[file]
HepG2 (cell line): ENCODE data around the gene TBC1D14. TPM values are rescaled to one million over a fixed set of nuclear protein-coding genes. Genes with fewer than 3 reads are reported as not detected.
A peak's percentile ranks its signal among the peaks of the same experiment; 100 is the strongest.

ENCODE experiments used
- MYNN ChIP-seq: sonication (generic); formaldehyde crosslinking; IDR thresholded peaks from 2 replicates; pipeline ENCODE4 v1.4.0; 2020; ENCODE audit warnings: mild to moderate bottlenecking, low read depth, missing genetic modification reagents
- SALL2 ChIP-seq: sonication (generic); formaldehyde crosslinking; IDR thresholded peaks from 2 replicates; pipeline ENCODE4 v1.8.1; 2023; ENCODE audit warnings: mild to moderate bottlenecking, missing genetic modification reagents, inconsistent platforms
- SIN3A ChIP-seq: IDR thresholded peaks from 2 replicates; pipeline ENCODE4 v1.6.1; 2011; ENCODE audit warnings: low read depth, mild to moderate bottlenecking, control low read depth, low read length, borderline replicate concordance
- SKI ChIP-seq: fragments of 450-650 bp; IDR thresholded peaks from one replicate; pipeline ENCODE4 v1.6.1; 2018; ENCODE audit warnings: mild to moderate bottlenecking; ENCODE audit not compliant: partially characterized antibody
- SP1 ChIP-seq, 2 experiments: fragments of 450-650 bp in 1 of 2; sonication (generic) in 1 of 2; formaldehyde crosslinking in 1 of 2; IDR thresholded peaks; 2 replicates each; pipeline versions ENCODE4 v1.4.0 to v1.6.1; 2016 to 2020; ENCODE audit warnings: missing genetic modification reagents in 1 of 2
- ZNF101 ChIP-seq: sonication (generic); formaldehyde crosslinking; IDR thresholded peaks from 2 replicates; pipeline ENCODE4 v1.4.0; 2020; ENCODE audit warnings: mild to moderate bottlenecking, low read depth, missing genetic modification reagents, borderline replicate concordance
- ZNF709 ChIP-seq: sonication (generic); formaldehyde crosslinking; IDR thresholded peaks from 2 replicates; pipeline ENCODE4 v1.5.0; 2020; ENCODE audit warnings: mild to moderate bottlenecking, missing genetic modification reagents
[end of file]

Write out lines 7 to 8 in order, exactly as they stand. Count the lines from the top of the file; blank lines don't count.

- SKI ChIP-seq: fragments of 450-650 bp; IDR thresholded peaks from one replicate; pipeline ENCODE4 v1.6.1; 2018; ENCODE audit warnings: mild to moderate bottlenecking; ENCODE audit not compliant: partially characterized antibody
- SP1 ChIP-seq, 2 experiments: fragments of 450-650 bp in 1 of 2; sonication (generic) in 1 of 2; formaldehyde crosslinking in 1 of 2; IDR thresholded peaks; 2 replicates each; pipeline versions ENCODE4 v1.4.0 to v1.6.1; 2016 to 2020; ENCODE audit warnings: missing genetic modification reagents in 1 of 2